The New Covenant is Not Yet Complete

During the Last Supper Jesus indicated that the New Covenant was to be instituted by the spilling of His blood for the forgiveness of sins (e.g. Matt. 26:28).  In speaking on the purpose of observing the ordinance of the Lord’s Supper, Paul reminds the Gentile Church in Corinth that Jesus had spoken of the New Covenant (1 Cor. 11:25).  Furthermore, believers are made sufficient to be ministers of this covenant (2 Cor. 3:6).  Finally, the Epistle to the Hebrews provides extensive discussion regarding the New Covenant (Heb. 7:22; 8:6-13; 9:15; 10:16, 29; 12:24; 13:20).  The New Covenant has been inaugurated and the Body of Christ currently enjoys some of its blessings.

However, to then conclude that the New Covenant has been fulfilled would be a hasty generalization.[1]  Covenants are devices that work themselves out over time as they mature.[2]  The New Covenant is still engaged in this process.  The New Covenant was promised specifically to Israel as found in Jeremiah 31:31-34:

Behold, the days are coming declares the LORD, when I will make a new covenant with the house of Israel and the house of Judah, not like the covenant that I made with their fathers on the day when I took them by the hand to bring them out of the land of Egypt, my covenant that they broke, though I was their husband, declares the LORD.  For this is the covenant that I will make with the house of Israel after those days, declares the LORD: I will put my law within them, and I will write it on their hearts.  And I will be their God, and they shall be my people.  And no longer shall each one teach his neighbor and each his brother, saying ‘Know the LORD,’ for they shall all know me, from the least of them to the greatest, declares the LORD.  For I will forgive their iniquity, and I will remember their sin no more.”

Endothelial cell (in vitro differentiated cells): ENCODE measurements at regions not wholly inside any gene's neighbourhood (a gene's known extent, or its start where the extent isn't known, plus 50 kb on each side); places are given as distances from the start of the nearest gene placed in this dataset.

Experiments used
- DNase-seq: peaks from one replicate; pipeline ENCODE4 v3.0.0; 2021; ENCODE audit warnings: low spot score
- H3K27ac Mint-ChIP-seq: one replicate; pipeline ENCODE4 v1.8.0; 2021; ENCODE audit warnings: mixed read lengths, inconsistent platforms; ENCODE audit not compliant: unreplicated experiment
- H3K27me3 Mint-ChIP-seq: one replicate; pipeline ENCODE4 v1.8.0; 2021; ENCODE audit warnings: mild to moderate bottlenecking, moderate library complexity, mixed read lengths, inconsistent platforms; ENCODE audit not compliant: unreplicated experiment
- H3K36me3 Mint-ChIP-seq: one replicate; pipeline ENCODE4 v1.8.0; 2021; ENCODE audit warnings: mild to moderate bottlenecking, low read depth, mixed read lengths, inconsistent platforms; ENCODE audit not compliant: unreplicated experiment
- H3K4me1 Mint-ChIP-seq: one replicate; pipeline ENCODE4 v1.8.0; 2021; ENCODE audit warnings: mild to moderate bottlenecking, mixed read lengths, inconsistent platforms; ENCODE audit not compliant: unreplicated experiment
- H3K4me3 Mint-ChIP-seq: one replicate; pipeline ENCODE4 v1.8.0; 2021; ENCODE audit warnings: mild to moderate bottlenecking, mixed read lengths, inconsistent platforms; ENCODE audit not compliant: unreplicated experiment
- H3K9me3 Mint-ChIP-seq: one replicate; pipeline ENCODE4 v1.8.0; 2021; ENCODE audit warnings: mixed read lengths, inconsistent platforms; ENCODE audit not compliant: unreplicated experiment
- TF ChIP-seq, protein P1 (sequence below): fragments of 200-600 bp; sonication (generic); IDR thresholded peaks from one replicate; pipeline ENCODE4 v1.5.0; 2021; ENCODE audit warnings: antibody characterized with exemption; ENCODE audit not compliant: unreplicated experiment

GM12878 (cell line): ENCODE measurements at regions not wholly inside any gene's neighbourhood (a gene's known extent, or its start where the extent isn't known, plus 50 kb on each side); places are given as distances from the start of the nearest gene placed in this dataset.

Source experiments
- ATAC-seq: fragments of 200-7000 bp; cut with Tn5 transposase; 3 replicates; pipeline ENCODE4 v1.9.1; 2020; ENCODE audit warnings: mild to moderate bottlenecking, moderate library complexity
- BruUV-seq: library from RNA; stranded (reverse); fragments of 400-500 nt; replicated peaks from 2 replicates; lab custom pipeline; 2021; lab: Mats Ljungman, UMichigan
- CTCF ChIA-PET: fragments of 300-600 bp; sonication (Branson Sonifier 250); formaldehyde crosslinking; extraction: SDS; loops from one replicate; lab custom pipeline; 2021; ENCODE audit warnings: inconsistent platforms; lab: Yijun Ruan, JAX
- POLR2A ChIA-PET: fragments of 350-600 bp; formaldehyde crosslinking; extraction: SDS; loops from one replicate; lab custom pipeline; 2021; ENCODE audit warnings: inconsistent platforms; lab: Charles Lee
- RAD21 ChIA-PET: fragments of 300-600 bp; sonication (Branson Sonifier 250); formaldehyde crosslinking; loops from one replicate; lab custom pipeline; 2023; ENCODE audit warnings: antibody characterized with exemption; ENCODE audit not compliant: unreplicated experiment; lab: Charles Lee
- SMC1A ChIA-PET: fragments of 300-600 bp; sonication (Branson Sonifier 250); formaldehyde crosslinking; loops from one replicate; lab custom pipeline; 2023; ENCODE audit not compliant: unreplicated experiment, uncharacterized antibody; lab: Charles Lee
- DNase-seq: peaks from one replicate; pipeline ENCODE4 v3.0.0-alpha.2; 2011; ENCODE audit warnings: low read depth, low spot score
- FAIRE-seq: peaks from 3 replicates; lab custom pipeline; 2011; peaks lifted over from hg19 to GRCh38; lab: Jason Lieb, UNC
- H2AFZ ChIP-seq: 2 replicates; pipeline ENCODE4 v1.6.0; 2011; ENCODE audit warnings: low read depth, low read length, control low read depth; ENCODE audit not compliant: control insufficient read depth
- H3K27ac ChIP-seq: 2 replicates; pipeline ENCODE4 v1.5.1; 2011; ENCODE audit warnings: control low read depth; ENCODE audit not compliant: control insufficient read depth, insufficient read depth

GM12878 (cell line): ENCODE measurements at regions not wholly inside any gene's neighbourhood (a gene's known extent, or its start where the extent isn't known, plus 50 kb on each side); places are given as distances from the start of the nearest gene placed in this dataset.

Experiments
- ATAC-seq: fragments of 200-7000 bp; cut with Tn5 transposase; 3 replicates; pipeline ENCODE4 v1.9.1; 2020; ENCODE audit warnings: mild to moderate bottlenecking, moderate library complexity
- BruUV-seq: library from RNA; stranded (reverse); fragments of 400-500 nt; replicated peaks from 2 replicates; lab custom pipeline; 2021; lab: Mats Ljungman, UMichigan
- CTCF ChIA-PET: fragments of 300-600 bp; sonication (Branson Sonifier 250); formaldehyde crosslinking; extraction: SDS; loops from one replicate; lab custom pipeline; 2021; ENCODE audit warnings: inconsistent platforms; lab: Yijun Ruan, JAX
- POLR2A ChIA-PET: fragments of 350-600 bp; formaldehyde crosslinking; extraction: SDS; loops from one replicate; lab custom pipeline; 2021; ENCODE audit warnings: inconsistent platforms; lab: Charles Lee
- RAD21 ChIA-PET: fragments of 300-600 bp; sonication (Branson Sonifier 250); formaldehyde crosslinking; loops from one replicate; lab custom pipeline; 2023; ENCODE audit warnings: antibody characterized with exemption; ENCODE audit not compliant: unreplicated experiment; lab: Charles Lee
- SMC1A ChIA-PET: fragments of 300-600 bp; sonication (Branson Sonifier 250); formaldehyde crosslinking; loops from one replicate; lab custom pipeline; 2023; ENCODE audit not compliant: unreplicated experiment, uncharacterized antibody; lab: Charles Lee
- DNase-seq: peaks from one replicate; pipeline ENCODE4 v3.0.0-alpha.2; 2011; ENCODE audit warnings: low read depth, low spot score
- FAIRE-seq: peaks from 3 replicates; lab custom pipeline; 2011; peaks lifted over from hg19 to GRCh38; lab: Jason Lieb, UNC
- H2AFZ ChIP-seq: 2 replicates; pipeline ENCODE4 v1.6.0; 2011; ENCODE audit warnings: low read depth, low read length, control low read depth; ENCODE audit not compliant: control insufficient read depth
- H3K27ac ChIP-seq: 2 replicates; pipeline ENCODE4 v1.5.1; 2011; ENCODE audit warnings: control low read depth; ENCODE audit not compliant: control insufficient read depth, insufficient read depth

The New Covenant will only be completed when the entire nation of Israel is an involved party (v. 31).  This covenant is specifically identified as being distinct from the Mosaic Covenant (v. 32).  The New Covenant is different in that it is unconditional and is defined as God writing His law on the hearts of those in Israel (v. 33).  The people of Israel will finally have a complete fellowship with God.  There will be no need for the Jews to evangelize to one another as they will all know the LORD and God will no longer remember their sin (v. 34).


The Redeemer (Jesus) will return to Zion and bring salvation to the Jews through the New Covenant (Is. 59:20-21).  The completed work of the New Covenant leads directly into the Millennial Kingdom as deduced from the description of the glory of God coming upon Israel (Is. 60).  For this to happen, the Hebrews will need to be ingathered back into the Promised Land.

The New Covenant is closely associated with the Jews prospering in their land as seen in Jeremiah 32.  God promises to gather the Jews back into the Promised Land (v. 37).  The LORD proclaims that the Jews will be His people and that He will be their God (v. 38).  God will give His people one heart and one way (v. 39).  God then reaffirms that He will make an everlasting covenant with the Jews.  God will not turn away from the Jews and the Jews will not turn away from God (v. 40).  The ingathering of the Jews is a natural part of the Biblical narrative regarding the fulfillment of the New Covenant.  It follows that it would be unnatural to try and separate the two.

After once again affirming that He would make an everlasting covenant with the Jews, God says the following in Ezekiel 37:26-28: